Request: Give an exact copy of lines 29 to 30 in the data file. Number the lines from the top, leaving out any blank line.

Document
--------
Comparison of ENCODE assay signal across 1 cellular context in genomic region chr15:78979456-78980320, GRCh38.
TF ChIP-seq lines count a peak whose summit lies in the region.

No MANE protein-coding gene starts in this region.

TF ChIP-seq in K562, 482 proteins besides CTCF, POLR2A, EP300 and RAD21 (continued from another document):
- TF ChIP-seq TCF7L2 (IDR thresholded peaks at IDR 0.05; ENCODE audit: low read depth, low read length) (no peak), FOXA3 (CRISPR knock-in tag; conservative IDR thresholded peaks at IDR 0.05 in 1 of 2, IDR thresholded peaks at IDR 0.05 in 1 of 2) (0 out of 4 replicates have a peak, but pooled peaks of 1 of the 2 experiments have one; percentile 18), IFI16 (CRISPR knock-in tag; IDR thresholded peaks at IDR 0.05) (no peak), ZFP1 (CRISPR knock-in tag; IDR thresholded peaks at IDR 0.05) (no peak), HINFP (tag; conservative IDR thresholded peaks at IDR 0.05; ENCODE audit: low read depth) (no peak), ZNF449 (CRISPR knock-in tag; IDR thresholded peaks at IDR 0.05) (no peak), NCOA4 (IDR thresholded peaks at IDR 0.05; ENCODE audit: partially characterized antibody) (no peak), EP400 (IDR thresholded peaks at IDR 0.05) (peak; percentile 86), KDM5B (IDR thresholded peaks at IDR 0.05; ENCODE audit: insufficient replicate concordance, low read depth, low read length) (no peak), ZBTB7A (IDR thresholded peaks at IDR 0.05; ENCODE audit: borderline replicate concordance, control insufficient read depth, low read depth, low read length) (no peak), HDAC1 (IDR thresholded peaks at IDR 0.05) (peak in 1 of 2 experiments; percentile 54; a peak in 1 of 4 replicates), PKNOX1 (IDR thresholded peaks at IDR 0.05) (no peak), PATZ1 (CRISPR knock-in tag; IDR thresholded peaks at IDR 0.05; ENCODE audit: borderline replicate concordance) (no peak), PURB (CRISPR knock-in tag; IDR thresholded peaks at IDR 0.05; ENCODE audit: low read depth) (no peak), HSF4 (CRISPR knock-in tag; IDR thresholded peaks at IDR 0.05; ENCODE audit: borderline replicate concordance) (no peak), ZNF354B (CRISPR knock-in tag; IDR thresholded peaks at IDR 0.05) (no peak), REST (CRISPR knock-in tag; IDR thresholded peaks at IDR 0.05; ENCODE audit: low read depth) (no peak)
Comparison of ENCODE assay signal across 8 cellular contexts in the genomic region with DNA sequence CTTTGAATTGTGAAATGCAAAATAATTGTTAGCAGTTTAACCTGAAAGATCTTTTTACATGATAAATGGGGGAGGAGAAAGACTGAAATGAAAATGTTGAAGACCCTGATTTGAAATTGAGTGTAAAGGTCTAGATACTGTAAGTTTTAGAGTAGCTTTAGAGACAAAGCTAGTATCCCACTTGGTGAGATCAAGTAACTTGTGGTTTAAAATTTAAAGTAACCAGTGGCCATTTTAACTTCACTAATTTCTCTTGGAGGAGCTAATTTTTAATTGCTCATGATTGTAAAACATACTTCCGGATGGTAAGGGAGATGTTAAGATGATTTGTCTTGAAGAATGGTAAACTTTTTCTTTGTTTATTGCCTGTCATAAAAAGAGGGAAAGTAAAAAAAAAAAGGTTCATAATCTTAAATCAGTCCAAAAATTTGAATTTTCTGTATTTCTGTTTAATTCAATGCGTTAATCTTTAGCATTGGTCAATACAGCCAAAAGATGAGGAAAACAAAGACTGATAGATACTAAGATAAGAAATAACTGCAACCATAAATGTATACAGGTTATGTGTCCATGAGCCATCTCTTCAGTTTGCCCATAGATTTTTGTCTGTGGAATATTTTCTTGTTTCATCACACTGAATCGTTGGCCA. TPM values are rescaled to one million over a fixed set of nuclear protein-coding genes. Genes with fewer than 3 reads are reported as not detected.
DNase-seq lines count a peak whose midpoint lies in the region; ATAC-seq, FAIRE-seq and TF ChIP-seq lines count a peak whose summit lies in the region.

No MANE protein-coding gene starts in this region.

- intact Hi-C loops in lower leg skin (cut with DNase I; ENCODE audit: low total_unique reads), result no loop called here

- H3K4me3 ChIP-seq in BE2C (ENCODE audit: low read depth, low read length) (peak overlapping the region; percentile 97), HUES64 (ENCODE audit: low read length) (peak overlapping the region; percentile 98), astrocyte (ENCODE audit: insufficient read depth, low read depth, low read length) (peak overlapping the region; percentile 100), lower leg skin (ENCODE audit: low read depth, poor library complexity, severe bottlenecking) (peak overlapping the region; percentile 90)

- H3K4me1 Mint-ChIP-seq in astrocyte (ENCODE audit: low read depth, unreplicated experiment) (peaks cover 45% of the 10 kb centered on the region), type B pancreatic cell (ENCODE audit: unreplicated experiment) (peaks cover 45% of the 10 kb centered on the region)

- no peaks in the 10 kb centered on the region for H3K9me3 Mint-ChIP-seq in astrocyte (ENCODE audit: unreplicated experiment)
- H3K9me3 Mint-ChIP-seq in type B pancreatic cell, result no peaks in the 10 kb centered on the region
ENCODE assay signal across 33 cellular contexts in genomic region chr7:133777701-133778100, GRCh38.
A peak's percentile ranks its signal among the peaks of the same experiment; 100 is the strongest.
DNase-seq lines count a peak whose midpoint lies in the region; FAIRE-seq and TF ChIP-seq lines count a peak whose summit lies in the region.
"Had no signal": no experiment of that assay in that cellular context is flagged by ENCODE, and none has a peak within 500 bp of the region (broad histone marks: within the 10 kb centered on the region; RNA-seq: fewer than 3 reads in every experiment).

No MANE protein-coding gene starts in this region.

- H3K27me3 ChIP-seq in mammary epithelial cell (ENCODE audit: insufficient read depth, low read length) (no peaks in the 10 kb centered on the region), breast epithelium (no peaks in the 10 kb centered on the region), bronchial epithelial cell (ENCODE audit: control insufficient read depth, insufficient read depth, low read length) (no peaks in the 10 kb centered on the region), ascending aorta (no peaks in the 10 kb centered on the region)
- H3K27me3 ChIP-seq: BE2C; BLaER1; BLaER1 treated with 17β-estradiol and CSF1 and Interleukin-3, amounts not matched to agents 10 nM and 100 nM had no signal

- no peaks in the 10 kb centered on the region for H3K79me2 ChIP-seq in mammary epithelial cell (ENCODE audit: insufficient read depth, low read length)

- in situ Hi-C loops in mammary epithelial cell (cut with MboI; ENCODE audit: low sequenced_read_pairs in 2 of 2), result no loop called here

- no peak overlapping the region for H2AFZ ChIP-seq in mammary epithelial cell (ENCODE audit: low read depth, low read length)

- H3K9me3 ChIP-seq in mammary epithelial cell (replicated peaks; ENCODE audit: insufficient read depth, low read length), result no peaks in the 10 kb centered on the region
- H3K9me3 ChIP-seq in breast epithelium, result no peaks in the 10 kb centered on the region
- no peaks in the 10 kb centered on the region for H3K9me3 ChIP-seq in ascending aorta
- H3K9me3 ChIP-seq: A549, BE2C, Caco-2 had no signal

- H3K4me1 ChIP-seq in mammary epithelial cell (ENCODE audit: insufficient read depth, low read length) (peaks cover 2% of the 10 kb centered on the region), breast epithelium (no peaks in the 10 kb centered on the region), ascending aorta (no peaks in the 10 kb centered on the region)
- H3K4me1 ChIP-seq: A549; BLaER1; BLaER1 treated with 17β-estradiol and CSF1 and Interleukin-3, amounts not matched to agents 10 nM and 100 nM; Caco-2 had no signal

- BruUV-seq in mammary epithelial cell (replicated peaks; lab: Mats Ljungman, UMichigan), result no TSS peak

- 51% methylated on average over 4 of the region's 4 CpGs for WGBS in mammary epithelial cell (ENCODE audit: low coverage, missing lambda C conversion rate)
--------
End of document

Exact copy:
- H3K4me1 ChIP-seq: A549; BLaER1; BLaER1 treated with 17β-estradiol and CSF1 and Interleukin-3, amounts not matched to agents 10 nM and 100 nM; Caco-2 had no signal

- BruUV-seq in mammary epithelial cell (replicated peaks; lab: Mats Ljungman, UMichigan), result no TSS peak